Making your government engagement happen – The doing thing
27 June 2019 at 8:23 am
Jo Scard offers advice on the “doing bits” of making your government engagement happen.
In our last post we discussed kicking off your government relations planning by coming up with a framework to guide you.
This week we will focus on the next stage – the doing thing. What do you need to do to make your government engagement happen?
Remember you need to get the basic things right to start off with:
- What is your vision?
- What is the win-win for you and the government targets you are pitching to – what will you both get out of it?
Next the doing bits:
- The strategy should pivot around a clear call to action. This underpins your actions and therefore outcomes. What do you need your audience to do or understand? Relate the actions and outcomes to your audience to gain interest and their involvement. Are they affected and do they need support? Or do they need to take action to change an outcome? Take charge in directing your audience down the right path, so they can engage with your strategy/project.
- Your campaign will undoubtedly need to involve storytelling in the form of case studies to support your engagement work with the government. Putting a face to a story is a great way to get your audience to connect and understand your issue and allow your engagement strategy to succeed. It can evoke empathy and create a greater understanding for why and what you’re setting out to achieve. Think about who would be an appropriate fit for your strategy/project. Drive engagement and support by giving a human feel to the stories you tell your audiences.
- Most government engagement strategies and campaigns also use multi-platform outreach to strengthen their ask and leverage greater exposure and support. This might be via social channels or media outreach. Using the channels you already own is a great way to get in front of your audience as it allows you to have full control of the message. Think about any that you own now – it could be social media, your website, eDMs and blogs, shop fronts or signage – and use them to your advantage.
- Don’t be shy to use the media! Using the media to get the word out about your project will help to build trust and credibility and help underpin your strategy. Do you have any relationships with the media that could help you out or people you could collaborate with? Perhaps media training is something to consider? Generating word of mouth for your project is a great way to drive interest and awareness among your government targets.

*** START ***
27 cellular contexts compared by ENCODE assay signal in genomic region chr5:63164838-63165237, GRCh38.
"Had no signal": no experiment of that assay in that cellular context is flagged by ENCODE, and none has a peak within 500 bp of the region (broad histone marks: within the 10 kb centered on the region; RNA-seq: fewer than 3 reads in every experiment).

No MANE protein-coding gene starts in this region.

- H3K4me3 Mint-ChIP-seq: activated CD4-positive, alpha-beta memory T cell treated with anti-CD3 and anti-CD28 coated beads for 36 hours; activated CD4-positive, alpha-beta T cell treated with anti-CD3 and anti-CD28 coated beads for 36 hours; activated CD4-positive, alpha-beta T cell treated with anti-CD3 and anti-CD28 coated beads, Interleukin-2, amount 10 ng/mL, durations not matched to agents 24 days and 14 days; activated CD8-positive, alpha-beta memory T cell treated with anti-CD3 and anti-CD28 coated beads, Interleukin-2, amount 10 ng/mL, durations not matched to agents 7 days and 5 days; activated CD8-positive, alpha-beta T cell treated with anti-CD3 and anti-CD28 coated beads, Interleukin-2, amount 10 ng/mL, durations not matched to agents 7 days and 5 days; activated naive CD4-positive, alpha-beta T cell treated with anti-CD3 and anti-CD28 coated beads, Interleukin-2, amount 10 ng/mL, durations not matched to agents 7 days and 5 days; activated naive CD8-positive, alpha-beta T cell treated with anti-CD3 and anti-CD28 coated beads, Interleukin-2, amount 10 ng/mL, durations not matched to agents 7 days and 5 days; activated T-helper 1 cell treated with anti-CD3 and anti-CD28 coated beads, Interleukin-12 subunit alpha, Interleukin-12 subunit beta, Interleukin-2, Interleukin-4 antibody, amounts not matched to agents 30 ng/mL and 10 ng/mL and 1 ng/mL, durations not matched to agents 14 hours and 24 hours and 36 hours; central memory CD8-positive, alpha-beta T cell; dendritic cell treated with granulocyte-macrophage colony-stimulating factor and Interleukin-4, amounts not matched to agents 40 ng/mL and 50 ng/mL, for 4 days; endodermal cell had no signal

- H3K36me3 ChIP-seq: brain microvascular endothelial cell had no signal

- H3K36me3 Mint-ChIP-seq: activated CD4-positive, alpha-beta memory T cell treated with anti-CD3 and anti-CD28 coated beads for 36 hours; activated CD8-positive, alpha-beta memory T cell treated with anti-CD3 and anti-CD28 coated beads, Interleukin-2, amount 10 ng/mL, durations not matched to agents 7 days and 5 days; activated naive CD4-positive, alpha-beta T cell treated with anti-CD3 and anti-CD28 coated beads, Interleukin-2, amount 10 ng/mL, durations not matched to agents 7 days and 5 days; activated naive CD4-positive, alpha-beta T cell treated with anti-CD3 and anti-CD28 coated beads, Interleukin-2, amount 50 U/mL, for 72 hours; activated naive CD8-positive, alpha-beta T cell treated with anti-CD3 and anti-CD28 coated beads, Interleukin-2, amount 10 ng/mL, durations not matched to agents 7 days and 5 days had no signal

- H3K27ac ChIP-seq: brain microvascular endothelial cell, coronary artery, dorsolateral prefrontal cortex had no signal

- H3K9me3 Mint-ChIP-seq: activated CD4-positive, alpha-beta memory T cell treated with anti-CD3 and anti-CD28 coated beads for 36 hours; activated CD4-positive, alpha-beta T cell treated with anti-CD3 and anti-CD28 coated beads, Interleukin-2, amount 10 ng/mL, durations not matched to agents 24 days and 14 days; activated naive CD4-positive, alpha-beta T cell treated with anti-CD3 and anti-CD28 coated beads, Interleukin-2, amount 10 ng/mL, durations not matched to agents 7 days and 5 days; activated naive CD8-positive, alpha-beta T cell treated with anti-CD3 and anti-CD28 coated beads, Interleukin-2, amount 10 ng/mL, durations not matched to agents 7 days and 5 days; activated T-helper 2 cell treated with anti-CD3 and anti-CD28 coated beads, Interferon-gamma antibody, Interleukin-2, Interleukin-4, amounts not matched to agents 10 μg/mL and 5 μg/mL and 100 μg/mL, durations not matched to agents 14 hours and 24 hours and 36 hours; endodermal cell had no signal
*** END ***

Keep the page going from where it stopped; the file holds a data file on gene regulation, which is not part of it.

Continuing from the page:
- Make sure you can resource your strategy. Think about what resources you currently have at your disposal, is it enough to cover this strategy? Or do you need to source external support? Have you considered adding more staff or recruiting volunteers? Do you have the skill sets available to achieve what is required? Having the right resources will help you build an amazing strategy so deciding what’s important early on can save you juggling too much and getting confused on what the real priority is.
- Make sure you know how to measure your success. Knowing what success looks like and how to measure it is key to a strategy. Understanding this early on and knowing what is realistic to achieve can help you keep track of your project and identify anything to improve on for next time. Remember to keep the objectives SMART – Specific, Measurable, Achievable, Realistic, Timely. Not only will it help your project but reaching targets is also an excuse to celebrate.
Best of luck! Next time we will focus on some of the more practical tools, templates and platforms you can use to keep your strategy on track.
In between time, if you want help to navigate the new political landscape, or come up with a winning engagement strategy or assistance with a strategic communications strategy or PR outreach, get in touch with Jo Scard at Fifty Acres on 02 6281 7350 or visit http://fiftyacres.com.au/